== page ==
Monday, May 14, 2012

The Social Sources of Cultural Creativity

Randall Collins' theory in The Sociology of Philosophies is, essentially, Nietzschean in nature.

He argues that agonal relations are what drive philosophical change. This results in what he calls the "law of small numbers," meaning only a few sets of philosophies can emerge -- too few, and there are splits; too many, and there is synthesis. Agonal relations are what drive both.

But there is more to it than this that makes the idea Nietzschean. Nietzsche argued that societies with strong cultures were small and diverse, but with freedom of movement and cosmopolitan in nature. There had to be both conflict and an ability to move around freely and exchange ideas. But there could not be true uniformity, even if there was enough commonality to allow for the exchange of ideas. Nietzsche's ideals were the independent German states and the ancient Greek city-states.


The substantive contents of philosophy are different in China and Greece; the similarities are at the level of the network structure. In both the law of small numbers was operative early, as multiple factions emerged to fill the new intellectual attention space. In both cases the precipitating conditions involved political pluralism, the cosmopolitanism of commercial development and literacy, and a breakdown of traditional religious practices. (146)

He points out that the same is true of the development of ancient Indian philosophy as well (177).

If you want a vibrant development of philosophical ideas, you need political pluralism, the cosmopolitanism created by free trade and education, and a breakdown of the dominant world view. If you have increasing political unity, trade barriers, a less educated (in a real sense of high levels of learning vs. mere signalling) public, and a dominant world view, you are not going to have a vibrant philosophical community.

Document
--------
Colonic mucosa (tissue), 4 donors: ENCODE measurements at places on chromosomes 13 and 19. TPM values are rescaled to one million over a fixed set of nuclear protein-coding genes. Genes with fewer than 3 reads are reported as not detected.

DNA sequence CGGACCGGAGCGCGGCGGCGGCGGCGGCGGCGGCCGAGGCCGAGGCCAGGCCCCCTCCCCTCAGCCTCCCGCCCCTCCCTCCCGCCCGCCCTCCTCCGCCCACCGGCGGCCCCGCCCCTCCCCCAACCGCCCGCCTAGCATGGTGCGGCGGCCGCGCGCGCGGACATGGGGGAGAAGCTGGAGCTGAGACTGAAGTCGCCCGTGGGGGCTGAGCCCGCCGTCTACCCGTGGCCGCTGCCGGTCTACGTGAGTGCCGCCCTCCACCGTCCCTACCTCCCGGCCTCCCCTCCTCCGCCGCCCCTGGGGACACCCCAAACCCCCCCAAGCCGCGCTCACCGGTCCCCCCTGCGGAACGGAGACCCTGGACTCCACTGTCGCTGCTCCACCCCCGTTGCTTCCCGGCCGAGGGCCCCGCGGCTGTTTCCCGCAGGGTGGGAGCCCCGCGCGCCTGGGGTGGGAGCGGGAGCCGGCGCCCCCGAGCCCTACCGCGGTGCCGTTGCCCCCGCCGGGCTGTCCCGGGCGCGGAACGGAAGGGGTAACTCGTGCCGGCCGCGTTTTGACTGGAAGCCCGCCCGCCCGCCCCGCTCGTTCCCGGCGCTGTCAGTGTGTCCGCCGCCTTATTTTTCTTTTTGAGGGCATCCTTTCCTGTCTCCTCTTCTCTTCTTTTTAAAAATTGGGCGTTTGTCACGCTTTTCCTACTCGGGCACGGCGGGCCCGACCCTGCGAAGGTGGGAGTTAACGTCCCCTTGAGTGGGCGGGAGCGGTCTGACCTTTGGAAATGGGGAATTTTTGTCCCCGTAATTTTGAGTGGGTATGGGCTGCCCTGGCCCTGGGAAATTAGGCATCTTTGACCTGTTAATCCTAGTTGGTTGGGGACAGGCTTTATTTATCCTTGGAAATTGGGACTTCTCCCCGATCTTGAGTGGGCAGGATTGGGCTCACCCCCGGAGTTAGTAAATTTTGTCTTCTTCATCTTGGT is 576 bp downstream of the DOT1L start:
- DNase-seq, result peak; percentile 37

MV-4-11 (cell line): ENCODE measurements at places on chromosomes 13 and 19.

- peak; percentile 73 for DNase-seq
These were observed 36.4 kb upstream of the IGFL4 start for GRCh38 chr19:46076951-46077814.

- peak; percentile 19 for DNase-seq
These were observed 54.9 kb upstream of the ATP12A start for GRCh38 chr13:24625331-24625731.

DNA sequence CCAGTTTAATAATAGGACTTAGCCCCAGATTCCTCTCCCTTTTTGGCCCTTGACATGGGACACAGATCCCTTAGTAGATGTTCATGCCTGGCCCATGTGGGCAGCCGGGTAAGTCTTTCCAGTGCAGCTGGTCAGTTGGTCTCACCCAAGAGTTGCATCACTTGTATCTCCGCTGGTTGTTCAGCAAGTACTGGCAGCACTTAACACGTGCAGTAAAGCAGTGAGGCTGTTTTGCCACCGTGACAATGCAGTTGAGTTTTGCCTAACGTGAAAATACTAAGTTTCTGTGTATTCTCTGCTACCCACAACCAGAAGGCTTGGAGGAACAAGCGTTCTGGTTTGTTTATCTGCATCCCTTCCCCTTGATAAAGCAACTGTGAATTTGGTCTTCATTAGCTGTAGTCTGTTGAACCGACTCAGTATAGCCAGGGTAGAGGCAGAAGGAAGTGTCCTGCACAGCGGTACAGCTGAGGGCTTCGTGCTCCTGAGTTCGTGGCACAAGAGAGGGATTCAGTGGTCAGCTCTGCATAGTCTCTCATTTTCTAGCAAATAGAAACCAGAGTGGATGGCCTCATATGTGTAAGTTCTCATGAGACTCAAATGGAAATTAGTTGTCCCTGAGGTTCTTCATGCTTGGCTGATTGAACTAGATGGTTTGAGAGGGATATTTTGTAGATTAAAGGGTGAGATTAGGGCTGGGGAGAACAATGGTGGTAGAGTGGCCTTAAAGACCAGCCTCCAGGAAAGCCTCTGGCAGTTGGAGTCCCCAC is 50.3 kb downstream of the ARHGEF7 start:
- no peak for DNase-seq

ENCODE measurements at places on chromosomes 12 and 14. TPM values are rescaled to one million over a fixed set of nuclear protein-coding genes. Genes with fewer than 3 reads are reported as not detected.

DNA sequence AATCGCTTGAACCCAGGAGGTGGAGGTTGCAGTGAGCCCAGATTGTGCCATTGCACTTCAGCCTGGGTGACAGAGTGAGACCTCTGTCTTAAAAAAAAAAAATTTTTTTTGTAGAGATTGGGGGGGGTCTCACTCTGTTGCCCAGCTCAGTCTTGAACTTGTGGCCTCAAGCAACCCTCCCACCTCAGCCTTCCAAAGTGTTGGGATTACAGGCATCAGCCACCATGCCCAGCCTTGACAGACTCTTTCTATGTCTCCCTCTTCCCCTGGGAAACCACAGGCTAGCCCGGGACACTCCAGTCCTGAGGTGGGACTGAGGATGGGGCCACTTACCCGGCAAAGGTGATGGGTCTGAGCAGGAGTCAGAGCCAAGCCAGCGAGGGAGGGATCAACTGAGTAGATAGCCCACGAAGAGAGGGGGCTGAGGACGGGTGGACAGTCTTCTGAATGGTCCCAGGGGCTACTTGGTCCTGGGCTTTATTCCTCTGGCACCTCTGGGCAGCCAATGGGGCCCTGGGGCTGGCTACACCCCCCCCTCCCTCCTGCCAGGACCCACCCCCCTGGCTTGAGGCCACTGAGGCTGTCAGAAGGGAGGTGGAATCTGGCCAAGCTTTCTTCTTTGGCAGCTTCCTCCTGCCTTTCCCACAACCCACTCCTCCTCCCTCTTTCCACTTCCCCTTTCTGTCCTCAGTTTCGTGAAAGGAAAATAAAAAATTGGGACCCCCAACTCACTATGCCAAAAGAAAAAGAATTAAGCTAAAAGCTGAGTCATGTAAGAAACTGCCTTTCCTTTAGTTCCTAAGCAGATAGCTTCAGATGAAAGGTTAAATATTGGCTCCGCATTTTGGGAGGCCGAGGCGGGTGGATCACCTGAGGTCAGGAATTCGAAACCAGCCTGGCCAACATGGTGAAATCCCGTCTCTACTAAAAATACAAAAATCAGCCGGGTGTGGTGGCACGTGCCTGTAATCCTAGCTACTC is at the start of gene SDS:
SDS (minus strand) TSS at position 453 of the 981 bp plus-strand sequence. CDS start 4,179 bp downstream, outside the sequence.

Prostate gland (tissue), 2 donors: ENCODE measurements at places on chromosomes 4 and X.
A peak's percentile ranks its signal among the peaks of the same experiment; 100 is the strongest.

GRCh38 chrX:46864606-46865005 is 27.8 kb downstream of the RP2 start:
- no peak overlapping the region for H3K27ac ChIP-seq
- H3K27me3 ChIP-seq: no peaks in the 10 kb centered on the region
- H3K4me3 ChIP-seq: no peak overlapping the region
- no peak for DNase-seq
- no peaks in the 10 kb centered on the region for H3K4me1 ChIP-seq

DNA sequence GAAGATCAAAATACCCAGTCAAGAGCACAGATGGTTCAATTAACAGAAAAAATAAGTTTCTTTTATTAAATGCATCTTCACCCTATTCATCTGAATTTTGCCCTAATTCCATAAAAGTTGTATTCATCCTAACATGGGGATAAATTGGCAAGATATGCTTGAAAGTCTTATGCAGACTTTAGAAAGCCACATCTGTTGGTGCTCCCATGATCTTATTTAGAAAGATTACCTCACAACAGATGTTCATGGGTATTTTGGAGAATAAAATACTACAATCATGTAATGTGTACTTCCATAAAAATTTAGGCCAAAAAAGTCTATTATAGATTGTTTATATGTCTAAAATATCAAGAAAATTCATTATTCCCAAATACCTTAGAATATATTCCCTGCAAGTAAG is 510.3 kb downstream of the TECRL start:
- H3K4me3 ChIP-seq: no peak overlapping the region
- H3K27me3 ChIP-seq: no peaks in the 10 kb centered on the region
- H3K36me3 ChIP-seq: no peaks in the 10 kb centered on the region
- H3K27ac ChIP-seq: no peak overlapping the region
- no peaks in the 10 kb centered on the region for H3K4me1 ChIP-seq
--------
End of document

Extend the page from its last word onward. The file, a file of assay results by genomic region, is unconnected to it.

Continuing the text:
Nor are you going to have a vibrant artistic community. Consider the times when the Western arts became most creative: the tragic age of Greece, the Renaissance, and Modernism. Each were times of high political pluralism, free movement of goods and people, an emphasis on more widespread learning, and the breakdown of dominant ideologies. It is no coincidence that Modernism emerged in the aftermath of WWI.

Nietzsche argued that the strength of a culture is inversely proportional to the power of the government within that society. A strong government/political economy means a weak gift economy. The United States is facing a time of stagnant art, literature, and philosophy. It is no coincident that it is coinciding with a time when we are becoming more politically united (vs. the ideal political plurality of the 50 different states), with less economic freedom, where learning is being replaced with schooling-as-signalling, and where the political ideology is identical in the two dominant parties. The fact that we are generally disunited religiously is in fact a point in our favor. But we are practically all united in the religion of politics, where we try to emphasize false differences in order to justify our choice of tribe. We will have to reverse all these trends if we want a culturally vibrant, creative United States.

No comments: